In a New Statesman article from October 2014, Willard Foxton put the case for the TV debates preceding the UK General Election to be more inclusive – in particular, for them to accommodate the Green Party. Despite the suspicion that the Greens bear the stigmata of the damned (i.e. dullness), he insisted that they should be included anyway because ‘…this isn’t just TV, guys.’ His point being that where a political party finds itself on the ‘sex appeal’ spectrum, should be irrelevant:
'…TV producers making these debates should not be chasing ratings, looking for the best guests – this is TV channels doing a huge public service, not the latter rounds of political X Factor.'
And the point has indeed registered – the second of the televised debates will include Natalie Bennett, the leader of the Green Party, in a seven-way debate. Mission accomplished, then. Britain’s democracy is alive and well. Right..?
Oh, what a lovely war!
In an era of continuous, 360 degree media streams, the weight given to these flagship debates must be questioned. After all, what prospects can a political party expect when its message is regularly not broadcast (or broadcast but poorly amplified?) In modern, democratic politics, one axiom is clear: exploitation of media potential is not a side show - it is the show. Which elevates its gatekeepers to demi-gods:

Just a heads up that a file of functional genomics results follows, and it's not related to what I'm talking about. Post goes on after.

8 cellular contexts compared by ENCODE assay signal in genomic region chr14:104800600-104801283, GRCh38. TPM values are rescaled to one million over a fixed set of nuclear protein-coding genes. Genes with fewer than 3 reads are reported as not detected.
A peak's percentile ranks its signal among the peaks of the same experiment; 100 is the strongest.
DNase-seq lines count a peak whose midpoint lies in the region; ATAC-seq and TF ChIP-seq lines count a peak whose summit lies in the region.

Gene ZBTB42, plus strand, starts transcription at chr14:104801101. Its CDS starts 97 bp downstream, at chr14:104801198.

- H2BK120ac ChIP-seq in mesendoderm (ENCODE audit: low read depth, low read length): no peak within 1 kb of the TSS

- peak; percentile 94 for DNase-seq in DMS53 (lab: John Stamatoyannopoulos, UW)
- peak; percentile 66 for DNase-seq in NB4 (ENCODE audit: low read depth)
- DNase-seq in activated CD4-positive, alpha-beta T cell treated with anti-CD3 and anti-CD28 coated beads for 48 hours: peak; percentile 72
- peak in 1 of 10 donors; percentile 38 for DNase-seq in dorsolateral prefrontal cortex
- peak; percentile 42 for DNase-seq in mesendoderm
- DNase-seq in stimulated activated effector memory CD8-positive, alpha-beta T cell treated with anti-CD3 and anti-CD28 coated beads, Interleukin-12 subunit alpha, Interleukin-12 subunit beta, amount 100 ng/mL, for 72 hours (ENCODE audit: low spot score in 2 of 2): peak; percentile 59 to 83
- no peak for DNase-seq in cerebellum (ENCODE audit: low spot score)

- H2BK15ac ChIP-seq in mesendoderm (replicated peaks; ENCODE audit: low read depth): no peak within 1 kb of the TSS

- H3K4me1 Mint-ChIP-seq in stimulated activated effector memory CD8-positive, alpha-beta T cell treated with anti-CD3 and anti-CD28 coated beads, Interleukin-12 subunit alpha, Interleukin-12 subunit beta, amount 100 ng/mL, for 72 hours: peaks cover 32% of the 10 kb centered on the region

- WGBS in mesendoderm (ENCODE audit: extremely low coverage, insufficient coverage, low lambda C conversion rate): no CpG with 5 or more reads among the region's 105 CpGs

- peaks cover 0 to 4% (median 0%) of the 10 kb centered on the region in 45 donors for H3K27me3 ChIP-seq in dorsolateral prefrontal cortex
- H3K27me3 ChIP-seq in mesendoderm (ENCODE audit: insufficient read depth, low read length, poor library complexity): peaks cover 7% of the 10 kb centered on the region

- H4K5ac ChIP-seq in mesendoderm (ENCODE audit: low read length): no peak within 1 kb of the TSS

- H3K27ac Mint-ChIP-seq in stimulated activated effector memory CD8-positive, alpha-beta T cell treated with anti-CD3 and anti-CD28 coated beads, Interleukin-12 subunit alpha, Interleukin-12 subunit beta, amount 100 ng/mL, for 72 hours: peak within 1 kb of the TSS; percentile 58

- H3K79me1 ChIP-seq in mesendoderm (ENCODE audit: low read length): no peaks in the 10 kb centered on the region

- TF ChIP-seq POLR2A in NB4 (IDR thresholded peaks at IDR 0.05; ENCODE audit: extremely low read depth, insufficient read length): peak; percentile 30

History informs of the power of the media over public opinion - not just in Britain, but globally. When the Prols simply fall in line behind the Pied Pier, what matters is convincing him to play your tune:
So whose petition will be heard? The one who is right? The one who is earnest? The sop of Public Service aside, the media’s role is not to educate or inform. To strike a chord, one must aggravate the nation’s humors: hence the unceasing demand for agitation and titillation. And this is why UKIP are so ‘hot’, and conversely, why the Green Party suffers – their ‘dullness’ is not about individual personality, but rather, is bound up with their agenda; their mandate. Question – which of the following will make ‘better copy’: the breakup of the Antarctic ice sheet, or some muffled comment about golliwogs? Quite…
‘But we only reflect the concerns of ordinary people,’ is the stock defence to the ‘media created UKIP’ charge. In other words, the media is but a reactive organ. But this is subterfuge: the public’s concerns and priorities do not take shape in some hermetically-sealed environment. And that is why the surround-sound white noise generated by some theatre in a desert, and all that flows thereafter, takes top billing:
Dear Britain – who wants to discuss the economy? Or rather, who can discuss the economy? Who is able to grasp the thrust of debate, and keep up with argument and counter-argument? Or shall we just zoom out from all that tricky detail and enjoy the Punch and Judy show? Alternatively, to really capture everyone’s imagination, let’s brush all that boring, important stuff aside, and talk about immigration: